of Evil, really began to dawn when I read it on a long,
            long deployment at sea in the Navy.

            Nowadays I don't believe the two can be ranked relative
            to one another: they are simply too different. I suppose
            that if one views The Lord of the Rings as Tolkien's 9th
            Symphony, glorious, uplifting, at times ferocious,
            inspiring, spiritual, but nonetheless 'popular'; then the
            Sil is his Late Quartets: spare, un-'popular',
            discursive, numinous in a manner harder to pin down,
            uncompromisingly driven by its own unique internal
            logic...and unfinished.
          • Walter Padgett
            Wow. That s really heavy. That s the best thing I ve read all day. Thanks for rendering so eloquently your profound appreciation. I especially like your
            Message 5 of 18 , Oct 23, 2007
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              Wow. That's really heavy. That's the best thing I've read all day.

              Thanks for rendering so eloquently your profound appreciation.

              I especially like your observation of "the elegance of its convoluted
              web of cause and long-delayed effect."

              I feel that _The Silmarillion_ is like a fine wine, or maybe a fine
              esoteric blend of tobacco, or chese or something like that. First
              you've got to develop a taste for that, and then as your sensibilities
              become more refined your appreciation of it becomes more substantial.

              There seems something quite romantic about your experience with _The
              Silmarillion_ on that long deployment at sea.

              Wonderful.

              On 10/23/07, William Cloud Hicklin <solicitr@...> wrote:
              >
              >
              > Although my teeneaged self pre-ordered the Silmarillion
              > and even marked on the calendar the day I could
              > triumphantly collect it at Waldenbooks, and I loved it
              > from the start (unlike, I expect, many< I didn't then
              > fully apprecioate it. It took perhaps collegiate study
              > in both philosophy and Old English to enable deeper
              > levels of understanding.
              >
              > I think for a considerable time I valued the Sil as too
              > many still do: as mere backstory to The LR, the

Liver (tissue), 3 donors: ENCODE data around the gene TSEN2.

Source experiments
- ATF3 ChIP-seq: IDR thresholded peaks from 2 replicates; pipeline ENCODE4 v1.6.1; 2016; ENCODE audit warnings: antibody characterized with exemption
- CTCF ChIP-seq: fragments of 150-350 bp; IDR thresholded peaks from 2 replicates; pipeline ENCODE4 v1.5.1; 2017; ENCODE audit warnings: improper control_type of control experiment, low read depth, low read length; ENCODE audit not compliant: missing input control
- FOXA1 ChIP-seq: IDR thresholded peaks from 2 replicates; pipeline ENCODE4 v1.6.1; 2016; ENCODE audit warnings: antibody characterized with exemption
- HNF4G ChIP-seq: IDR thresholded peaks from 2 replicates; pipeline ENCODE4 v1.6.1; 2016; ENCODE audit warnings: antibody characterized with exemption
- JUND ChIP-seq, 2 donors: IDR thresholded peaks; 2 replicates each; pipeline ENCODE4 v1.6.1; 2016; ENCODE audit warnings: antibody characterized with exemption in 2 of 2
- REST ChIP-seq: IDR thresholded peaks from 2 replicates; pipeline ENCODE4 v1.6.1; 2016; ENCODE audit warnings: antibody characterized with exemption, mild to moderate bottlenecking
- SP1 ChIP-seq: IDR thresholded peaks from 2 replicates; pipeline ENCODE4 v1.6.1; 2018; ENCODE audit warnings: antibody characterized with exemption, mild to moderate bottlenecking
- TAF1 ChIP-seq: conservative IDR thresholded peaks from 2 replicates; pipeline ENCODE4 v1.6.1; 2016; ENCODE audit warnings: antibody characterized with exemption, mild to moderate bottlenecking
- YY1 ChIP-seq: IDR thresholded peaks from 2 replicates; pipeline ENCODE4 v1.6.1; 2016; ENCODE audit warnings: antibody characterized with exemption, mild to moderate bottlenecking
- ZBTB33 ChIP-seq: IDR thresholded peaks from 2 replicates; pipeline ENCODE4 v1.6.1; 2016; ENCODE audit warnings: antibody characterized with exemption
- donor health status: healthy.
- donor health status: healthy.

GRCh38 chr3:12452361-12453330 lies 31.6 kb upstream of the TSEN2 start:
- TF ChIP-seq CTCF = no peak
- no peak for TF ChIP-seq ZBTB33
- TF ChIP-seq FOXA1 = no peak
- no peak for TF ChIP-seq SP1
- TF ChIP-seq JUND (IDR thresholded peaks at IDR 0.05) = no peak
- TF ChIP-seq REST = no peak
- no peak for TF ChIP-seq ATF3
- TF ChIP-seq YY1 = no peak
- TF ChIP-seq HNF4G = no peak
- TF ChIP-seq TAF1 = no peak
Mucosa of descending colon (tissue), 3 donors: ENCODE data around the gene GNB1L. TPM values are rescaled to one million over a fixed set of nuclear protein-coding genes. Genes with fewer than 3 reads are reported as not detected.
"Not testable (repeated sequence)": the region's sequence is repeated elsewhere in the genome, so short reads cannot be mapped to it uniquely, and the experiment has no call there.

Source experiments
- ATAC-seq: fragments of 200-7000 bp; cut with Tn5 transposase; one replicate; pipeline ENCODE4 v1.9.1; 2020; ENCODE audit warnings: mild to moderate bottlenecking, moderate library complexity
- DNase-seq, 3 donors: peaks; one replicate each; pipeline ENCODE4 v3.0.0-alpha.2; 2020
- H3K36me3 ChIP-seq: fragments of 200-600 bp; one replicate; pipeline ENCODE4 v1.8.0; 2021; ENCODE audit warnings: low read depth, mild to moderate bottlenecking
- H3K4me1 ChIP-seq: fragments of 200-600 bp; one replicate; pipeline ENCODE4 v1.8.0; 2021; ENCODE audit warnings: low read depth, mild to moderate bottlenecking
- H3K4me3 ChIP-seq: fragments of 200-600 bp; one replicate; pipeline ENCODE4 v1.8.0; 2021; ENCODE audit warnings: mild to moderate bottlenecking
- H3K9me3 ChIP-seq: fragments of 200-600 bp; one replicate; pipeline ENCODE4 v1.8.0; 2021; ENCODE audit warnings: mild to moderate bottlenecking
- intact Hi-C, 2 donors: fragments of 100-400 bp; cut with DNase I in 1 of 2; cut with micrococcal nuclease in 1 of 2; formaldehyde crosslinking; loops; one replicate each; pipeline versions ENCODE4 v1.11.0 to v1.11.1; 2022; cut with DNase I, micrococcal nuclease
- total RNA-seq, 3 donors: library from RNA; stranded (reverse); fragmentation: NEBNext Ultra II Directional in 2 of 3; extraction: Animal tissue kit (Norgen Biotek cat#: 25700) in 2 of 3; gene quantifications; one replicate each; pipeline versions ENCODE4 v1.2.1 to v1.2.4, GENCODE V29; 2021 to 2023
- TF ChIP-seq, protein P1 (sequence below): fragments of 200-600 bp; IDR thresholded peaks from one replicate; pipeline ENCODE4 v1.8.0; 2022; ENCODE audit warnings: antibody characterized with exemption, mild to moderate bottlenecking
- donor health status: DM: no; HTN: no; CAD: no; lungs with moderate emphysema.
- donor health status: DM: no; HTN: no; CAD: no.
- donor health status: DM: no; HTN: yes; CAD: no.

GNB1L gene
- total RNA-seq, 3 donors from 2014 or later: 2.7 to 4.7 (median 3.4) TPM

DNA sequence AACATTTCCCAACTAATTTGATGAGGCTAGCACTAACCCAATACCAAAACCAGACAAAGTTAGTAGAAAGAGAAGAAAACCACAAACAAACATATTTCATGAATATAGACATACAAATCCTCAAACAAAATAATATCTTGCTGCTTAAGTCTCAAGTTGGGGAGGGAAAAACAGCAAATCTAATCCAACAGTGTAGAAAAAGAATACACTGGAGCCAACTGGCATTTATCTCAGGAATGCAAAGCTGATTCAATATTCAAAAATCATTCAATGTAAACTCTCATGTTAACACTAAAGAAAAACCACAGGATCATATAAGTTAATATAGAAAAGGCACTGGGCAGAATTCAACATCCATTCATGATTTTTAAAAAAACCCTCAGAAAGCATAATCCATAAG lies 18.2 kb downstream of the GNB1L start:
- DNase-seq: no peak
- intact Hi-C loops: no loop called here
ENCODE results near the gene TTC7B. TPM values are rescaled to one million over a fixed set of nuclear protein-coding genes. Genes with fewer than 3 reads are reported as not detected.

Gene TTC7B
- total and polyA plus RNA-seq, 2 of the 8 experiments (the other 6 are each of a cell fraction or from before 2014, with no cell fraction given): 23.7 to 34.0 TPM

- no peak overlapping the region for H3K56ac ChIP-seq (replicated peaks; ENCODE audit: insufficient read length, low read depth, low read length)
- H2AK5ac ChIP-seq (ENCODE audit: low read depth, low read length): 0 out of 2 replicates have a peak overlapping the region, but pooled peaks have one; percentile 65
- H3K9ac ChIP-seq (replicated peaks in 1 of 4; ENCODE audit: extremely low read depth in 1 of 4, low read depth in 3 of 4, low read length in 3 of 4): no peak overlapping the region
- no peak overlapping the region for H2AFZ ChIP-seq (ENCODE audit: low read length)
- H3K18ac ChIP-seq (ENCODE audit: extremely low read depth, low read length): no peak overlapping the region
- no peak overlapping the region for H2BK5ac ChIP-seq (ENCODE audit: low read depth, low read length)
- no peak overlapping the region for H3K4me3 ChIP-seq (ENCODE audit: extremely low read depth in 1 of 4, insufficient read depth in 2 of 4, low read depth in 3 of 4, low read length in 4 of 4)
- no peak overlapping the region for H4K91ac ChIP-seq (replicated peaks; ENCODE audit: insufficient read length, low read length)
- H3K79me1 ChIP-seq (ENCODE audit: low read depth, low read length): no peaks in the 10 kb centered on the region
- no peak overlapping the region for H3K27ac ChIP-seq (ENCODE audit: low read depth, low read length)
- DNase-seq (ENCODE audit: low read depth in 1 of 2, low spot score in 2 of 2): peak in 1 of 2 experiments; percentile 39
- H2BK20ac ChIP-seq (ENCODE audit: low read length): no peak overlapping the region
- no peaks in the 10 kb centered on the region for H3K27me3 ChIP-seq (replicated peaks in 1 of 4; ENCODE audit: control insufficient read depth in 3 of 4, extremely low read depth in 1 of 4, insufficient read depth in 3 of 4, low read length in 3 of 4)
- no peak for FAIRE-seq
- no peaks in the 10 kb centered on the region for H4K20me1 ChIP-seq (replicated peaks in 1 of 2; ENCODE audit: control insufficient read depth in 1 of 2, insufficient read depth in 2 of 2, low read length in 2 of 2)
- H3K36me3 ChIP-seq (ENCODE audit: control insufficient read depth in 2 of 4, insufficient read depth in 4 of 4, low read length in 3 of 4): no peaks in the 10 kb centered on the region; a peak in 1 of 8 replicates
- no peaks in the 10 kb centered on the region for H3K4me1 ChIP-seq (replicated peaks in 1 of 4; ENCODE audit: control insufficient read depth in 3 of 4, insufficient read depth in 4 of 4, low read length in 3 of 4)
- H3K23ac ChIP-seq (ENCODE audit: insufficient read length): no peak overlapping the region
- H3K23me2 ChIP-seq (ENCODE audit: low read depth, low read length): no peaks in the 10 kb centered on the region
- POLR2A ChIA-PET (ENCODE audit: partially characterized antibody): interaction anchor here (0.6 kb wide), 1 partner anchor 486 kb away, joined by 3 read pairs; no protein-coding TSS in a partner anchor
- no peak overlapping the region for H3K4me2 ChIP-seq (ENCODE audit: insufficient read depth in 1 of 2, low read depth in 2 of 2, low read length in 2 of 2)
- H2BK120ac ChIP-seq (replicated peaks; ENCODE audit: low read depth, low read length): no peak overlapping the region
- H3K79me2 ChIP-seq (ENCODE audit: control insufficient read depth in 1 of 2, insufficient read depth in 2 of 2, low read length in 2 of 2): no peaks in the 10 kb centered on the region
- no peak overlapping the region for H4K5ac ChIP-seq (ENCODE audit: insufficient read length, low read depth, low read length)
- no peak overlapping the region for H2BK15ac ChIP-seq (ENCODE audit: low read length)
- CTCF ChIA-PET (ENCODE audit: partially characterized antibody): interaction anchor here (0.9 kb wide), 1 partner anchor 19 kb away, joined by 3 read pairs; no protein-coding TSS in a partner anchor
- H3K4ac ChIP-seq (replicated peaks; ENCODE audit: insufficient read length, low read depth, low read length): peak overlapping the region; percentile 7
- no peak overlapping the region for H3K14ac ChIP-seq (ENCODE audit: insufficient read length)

> Appendices extended, an infodump, a mine of trivia.
              > Substantial appreciation of its grandeur as a whole, of
              > the elegance of its convoluted web of cause and long-
              > delayed effect, of its powerful meditations on the nature
              > of Evil, really began to dawn when I read it on a long,
              > long deployment at sea in the Navy.
              >
              > Nowadays I don't believe the two can be ranked relative
              > to one another: they are simply too different. I suppose
              > that if one views The Lord of the Rings as Tolkien's 9th
              > Symphony, glorious, uplifting, at times ferocious,
              > inspiring, spiritual, but nonetheless 'popular'; then the
              > Sil is his Late Quartets: spare, un-'popular',
              > discursive, numinous in a manner harder to pin down,
              > uncompromisingly driven by its own unique internal
              > logic...and unfinished.
              >
              >
            • William Cloud Hicklin
              ... your experience with _The ... Well, there s an added resonance to all the stuff about Ulmo and water when there s nothing to look at but ocean, day after
              Message 6 of 18 , Oct 24, 2007
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                --- In mythsoc@yahoogroups.com, "Walter
                Padgett" <wpadgett@...> wrote:

                > There seems something quite romantic about
                your experience with _The
                > Silmarillion_ on that long deployment at sea.
                >


                Well, there's an added resonance to all the stuff about
                Ulmo and water when there's nothing to look at but ocean,
                day after day after day....... :)
              • Walter Padgett
                I thought it was MacDonald s grand-fatherly uncular stance that earned Tolkien s distaste, and that Tolkien saw some of this in his own writing in _The
                Message 7 of 18 , Oct 25, 2007
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                  I thought it was MacDonald's grand-fatherly "uncular" stance that earned